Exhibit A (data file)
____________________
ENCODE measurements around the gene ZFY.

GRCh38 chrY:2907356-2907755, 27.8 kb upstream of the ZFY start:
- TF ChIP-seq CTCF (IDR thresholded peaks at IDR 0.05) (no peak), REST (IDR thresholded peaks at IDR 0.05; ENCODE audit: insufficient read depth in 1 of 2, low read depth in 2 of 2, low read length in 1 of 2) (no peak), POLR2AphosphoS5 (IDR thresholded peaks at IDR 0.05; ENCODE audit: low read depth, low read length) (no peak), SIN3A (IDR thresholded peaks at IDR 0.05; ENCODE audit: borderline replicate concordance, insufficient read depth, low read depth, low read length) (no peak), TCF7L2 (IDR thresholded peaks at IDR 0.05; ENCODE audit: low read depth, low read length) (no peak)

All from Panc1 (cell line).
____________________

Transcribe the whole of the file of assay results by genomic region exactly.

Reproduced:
ENCODE measurements around the gene ZFY.

GRCh38 chrY:2907356-2907755, 27.8 kb upstream of the ZFY start:
- TF ChIP-seq CTCF (IDR thresholded peaks at IDR 0.05) (no peak), REST (IDR thresholded peaks at IDR 0.05; ENCODE audit: insufficient read depth in 1 of 2, low read depth in 2 of 2, low read length in 1 of 2) (no peak), POLR2AphosphoS5 (IDR thresholded peaks at IDR 0.05; ENCODE audit: low read depth, low read length) (no peak), SIN3A (IDR thresholded peaks at IDR 0.05; ENCODE audit: borderline replicate concordance, insufficient read depth, low read depth, low read length) (no peak), TCF7L2 (IDR thresholded peaks at IDR 0.05; ENCODE audit: low read depth, low read length) (no peak)

All from Panc1 (cell line).